The Lion In Winter


THE LION IN WINTER —-watch Peter O’Toole and Katharine Hepburn hurling venom at each other in this 1968 historical semi-fiction and you may wonder if James Goldman’s script, off his 1966 play, was not inspired so much by the success of 1964’s movie classic Becket, with O’Toole and Richard Burton, as from the 1962 play and 1966 film Who’s Afraid Of Virginia Woolf? 

True, Edward Albee’s ‘George & Martha’ were three sheets to the wind during their battle royale, and were still, despite college, mere commoners, whereas O’Toole’s ‘Henry II’ is King of bloody England, and Hepburn’s ‘Eleanor of Aquitaine’ his most un-passive Queen. As with ‘Woolf‘, cursed children figure, though here they’re alive, and there are three—all royal bastards (figurative), played with relish by Anthony Hopkins (film debut at 31), John Castle and Nigel Terry.  With kids like these every holiday would be a headache.


There were power struggles between these historical personages. Henry did lock Eleanor away for sixteen years after she connived with the boys against him.  Fact as basis, but the body of the tale is made up for dramatic fun, under direction by former editor (Dr. Strangelove) Anthony Harvey.  By far the best and most successful of Harvey’s otherwise flat directorial career, it did snag him an Oscar nomination, one of seven for the production.  It was shut out for Best Picture, Actor (O’Toole) and Costume Design, but won for Screenplay, John Barry’s aggressively thrusting score and Best Actress for Hepburn, her third (tying with new kid Barbra Streisand’s Funny Girl).*


As it’s 98% talk, there is a surfeit lashing of smart, quotable, savagely funny dialogue. Everyone gets room to score, though I confess to wishing they’d cut down some of the shouting (O’Toole bellows lustily) and scheming (from everyone) just a bit; it gets a tad wearisome after a while, and goes nonstop harangue for 134 minutes.  The acting and writing hold you, because, while interesting (much like poisonous spiders or snakes) none of the characters evoke much sympathy. Supporting actress Jane Merrow pales in comparison to the flamboyance of the others, coming off as somewhat bland.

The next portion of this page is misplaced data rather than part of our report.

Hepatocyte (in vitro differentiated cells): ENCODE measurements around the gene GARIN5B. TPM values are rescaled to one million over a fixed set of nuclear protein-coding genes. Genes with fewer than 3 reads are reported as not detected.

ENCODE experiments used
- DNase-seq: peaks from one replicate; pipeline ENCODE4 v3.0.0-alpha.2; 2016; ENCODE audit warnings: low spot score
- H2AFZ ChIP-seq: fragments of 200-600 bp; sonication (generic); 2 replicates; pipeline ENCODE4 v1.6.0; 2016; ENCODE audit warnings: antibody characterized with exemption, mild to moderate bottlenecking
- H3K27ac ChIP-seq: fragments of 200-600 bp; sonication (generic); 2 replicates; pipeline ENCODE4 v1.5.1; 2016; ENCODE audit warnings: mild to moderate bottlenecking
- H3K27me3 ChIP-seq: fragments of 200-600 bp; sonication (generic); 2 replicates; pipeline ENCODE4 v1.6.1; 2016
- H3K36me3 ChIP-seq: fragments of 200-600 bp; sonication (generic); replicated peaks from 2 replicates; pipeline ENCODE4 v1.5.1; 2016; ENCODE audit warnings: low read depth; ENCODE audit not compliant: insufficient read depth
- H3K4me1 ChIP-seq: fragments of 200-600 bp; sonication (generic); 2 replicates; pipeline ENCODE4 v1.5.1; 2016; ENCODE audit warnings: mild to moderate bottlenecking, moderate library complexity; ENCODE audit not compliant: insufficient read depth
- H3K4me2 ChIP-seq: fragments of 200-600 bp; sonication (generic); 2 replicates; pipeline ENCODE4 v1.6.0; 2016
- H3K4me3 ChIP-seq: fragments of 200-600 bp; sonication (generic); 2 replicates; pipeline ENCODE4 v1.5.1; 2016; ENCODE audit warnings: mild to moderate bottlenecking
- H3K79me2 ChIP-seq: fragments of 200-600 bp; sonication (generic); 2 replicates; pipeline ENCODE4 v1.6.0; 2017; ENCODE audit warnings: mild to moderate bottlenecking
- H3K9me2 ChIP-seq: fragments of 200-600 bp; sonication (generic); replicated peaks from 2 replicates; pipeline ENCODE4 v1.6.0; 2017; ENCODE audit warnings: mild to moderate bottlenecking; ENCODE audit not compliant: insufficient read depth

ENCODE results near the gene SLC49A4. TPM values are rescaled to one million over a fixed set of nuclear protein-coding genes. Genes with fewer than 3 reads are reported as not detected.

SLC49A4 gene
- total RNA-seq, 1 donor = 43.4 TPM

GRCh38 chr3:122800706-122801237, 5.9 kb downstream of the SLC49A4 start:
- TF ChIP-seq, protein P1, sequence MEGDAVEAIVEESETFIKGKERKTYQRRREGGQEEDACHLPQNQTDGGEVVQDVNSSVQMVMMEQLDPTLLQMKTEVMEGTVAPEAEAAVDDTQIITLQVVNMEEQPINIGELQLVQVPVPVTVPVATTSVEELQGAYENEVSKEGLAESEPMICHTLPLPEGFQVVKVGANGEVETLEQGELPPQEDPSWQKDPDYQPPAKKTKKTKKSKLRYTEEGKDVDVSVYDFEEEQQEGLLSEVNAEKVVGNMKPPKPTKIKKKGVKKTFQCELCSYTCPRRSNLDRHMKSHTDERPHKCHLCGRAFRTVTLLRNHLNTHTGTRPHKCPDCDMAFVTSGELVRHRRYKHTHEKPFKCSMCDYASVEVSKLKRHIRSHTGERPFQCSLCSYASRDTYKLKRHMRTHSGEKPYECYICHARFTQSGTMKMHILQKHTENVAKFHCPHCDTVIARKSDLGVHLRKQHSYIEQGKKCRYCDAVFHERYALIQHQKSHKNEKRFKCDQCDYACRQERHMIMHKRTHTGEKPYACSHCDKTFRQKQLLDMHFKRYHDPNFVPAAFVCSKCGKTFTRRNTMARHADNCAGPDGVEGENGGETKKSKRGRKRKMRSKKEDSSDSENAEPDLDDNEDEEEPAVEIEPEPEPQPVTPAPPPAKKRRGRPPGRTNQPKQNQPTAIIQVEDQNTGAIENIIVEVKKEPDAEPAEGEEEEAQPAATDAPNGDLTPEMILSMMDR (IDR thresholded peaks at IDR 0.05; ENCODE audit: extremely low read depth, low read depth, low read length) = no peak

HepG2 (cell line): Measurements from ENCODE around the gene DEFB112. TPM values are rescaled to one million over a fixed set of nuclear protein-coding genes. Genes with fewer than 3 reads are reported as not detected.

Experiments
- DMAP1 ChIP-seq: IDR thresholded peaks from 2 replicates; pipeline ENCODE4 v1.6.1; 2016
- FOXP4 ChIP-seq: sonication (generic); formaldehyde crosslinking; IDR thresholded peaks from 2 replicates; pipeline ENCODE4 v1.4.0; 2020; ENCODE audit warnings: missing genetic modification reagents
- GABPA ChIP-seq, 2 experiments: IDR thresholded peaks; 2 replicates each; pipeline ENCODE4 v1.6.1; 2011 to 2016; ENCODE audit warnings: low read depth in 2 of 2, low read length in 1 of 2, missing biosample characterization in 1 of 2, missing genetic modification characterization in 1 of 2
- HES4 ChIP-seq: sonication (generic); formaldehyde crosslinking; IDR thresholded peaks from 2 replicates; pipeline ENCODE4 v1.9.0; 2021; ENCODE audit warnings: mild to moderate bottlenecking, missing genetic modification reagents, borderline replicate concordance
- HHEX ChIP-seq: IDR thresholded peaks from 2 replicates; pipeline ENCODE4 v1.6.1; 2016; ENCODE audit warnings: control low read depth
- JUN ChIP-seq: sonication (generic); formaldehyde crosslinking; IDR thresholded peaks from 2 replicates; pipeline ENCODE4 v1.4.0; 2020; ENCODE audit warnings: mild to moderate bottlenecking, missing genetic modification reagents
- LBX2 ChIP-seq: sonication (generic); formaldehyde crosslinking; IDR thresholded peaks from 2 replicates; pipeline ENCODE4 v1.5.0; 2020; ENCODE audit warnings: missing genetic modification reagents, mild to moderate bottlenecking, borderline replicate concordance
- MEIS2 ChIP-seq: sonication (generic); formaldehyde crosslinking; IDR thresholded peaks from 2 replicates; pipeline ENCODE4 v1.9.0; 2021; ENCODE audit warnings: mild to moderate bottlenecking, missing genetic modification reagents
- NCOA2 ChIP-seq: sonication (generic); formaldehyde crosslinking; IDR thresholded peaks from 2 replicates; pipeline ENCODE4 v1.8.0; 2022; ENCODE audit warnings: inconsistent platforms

Sets and art direction are properly messy; the castle interior looks like one actually would in 1183: cold, dirty, littered with straw and filled with mangy dogs.

Hepburn is splendid, fearlessly sans makeup at 61, a reminder of how shrewd she was as an actress, particularly of her age and period; when grande dames like Ginger Rogers or Joan Crawford troweled on paint and wigs to vainly suggest they were still 29, Hepburn had enough confidence and self-awareness to say “screw it-here I am”— and she looks even better for it.  She could ‘play it big’ & theatrical and down-to-earth-raw simultaneously (can’t help but think of Cate Blanchett as her heir).  A Queen of the Acting Art, indeed.


Brought in for a no-frills $4,000,000, it summoned $22,300,000, position #12 for 1968. With Timothy Dalton (debut, at 23), Nigel Stock and O.Z. Whitehead.


* The genre-loyal Academy got themselves twisted into a pretzel: Hollywood Legend Playing Royalty or New Judy Garlandish Sensation in a Musical?

  •  For the court record, Hepburn was a descendant of the Queen she played, both from Eleanor’s union with Henry and her previous marriage to Louis VII, King of France. Kate did put her own royal New England foot down on O’Toole and Hopkins for drinking all night and showing up on set hung over.  O’Toole quipped “She is terrifying. It is sheer masochism working with her. She has been sent by some dark fate to nag and torment me.”  Her reply: “Don’t be so silly. We are going to get on very well. You are Irish and you make me laugh. In any case, I am on to you and you to me.”
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